Its first mention was in the early 1990's, and then kind of slipped off the radar so to speak, and only surfaces every now and again.

I'll dig for the article, but a Flight international editor got a flight in the B-2, and all flight, just 1 switch was taped over because of its sensitivity / classification. Makes me wonder just what it was....... active stealths my bet.



posted on Mar, 20 2006 @ 03:53 PM
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i think its used for long wave radar tha operate in HF,VHF,UHF bands (still less frequency than fire control radars) A phased aray or AESA radar would solve the problem of multiple mmitters and also u can have it hop frequencies faster than the enemy radar can for added efficiency. But its not perfect Ew radars msut still be taken out by low flying apaches and cruise missiles like GW1 but it could be used sometimes.



posted on Mar, 20 2006 @ 04:12 PM
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Originally posted by MadGreebo
I think this is one of the ways the B-2 makes itself disapear from radar. Sure its stealthy, sure its smooth, but from a look down / shoot down radar its like a barn door...but then the USAF say it isn't.... so how the hell do they manage that then?


Just because the US air force say something about one of their planes doesnt mean it is true.

Justin



posted on Mar, 20 2006 @ 04:26 PM
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er yeah Justin thats what I'm saying... a barn doors a barn door....

Any how, French seem to be in on this tech as well.

www.janes.com...

2000 article about Frances use of fledgling active stealth tech. I still believe its out there and in use some where.


Scroll down to the last aircraft mentioned, and theres a pic of the system mounted on a drone wing.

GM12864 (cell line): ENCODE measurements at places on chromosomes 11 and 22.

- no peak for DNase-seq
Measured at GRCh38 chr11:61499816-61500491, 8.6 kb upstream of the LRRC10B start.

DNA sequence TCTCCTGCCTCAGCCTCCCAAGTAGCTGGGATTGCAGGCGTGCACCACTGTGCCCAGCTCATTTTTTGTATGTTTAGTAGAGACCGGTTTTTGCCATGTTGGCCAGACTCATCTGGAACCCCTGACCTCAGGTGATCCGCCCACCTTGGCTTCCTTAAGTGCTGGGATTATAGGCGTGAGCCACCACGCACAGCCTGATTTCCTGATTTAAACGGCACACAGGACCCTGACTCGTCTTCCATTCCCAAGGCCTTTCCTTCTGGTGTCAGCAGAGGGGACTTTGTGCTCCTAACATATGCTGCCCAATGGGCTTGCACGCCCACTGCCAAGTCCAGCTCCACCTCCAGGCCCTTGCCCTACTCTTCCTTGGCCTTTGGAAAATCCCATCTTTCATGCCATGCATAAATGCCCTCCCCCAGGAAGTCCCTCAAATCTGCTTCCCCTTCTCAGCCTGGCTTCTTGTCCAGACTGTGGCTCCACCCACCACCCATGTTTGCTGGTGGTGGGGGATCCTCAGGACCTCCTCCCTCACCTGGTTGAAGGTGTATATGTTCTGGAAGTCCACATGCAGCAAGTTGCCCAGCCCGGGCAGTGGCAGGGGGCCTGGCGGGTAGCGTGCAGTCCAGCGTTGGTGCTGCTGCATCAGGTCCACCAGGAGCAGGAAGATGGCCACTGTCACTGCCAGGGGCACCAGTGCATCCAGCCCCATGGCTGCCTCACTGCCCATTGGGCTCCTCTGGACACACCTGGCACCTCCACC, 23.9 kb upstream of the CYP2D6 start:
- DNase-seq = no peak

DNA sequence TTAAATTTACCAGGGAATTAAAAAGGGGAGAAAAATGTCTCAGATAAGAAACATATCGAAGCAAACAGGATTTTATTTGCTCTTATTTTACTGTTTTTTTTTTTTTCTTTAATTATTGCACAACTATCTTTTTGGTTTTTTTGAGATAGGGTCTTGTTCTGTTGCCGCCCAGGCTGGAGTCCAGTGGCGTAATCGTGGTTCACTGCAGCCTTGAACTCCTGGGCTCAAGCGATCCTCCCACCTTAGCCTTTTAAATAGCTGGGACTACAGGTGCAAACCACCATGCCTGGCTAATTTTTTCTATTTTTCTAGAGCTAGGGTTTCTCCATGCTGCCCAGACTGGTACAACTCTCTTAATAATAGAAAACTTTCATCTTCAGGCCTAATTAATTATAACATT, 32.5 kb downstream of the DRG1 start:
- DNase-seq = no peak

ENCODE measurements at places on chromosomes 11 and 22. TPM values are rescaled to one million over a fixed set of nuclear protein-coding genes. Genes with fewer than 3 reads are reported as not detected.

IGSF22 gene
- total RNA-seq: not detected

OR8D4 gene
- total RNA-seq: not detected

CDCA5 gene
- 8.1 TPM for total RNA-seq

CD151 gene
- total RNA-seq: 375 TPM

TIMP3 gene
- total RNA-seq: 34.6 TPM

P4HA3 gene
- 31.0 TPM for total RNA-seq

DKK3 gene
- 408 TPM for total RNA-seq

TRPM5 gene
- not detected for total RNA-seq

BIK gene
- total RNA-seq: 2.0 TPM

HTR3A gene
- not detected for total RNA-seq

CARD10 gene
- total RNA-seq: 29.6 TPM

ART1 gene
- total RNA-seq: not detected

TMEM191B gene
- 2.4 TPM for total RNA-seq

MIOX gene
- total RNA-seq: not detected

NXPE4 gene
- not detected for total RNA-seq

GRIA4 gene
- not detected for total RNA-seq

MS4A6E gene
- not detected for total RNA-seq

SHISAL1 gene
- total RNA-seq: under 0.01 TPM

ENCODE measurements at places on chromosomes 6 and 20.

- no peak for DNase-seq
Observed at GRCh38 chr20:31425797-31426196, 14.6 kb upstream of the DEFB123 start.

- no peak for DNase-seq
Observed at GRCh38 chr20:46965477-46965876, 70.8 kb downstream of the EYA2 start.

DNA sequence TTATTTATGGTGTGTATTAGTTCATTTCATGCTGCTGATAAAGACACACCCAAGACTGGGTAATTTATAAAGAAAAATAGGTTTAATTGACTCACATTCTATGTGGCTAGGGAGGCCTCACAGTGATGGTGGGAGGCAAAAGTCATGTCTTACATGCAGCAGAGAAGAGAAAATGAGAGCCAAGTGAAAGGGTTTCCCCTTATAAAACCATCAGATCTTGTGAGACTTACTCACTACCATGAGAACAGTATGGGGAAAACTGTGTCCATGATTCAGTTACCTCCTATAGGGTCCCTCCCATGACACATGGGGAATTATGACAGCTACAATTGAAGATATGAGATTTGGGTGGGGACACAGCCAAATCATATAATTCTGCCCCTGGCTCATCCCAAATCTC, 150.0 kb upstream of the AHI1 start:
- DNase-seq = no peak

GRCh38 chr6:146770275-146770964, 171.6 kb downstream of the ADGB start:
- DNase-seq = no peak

www.armada.ch...


[edit on 20/3/06 by MadGreebo]



posted on Mar, 20 2006 @ 04:32 PM
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Yeah, was going to say what Greebo said basically.

The Rafale was supposed to have some kind of active cancellation system.


One major, massive, insourmountable problem with it is this - active radar cancellation can only deal with one radar transmitter and reciever.

However, are more modern radar systems not one transmitter, multiple reciever nodes? To deal with this, you'd need cancellation transmitters installed in every part of the airframe to cancel the local wave reflection and not cancel the global reflection in one direction.



posted on Mar, 20 2006 @ 05:12 PM
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Heres an interesting read from janes defence. Has loads of different pics in it ( Pdf format) but its the comments from the Legendary Skunk works creator that makes you wonder.

Inventions 20 or 30 years old that are still cutting edge? sure as hell would love to see them in the light of day!

www.gyroscopes.org...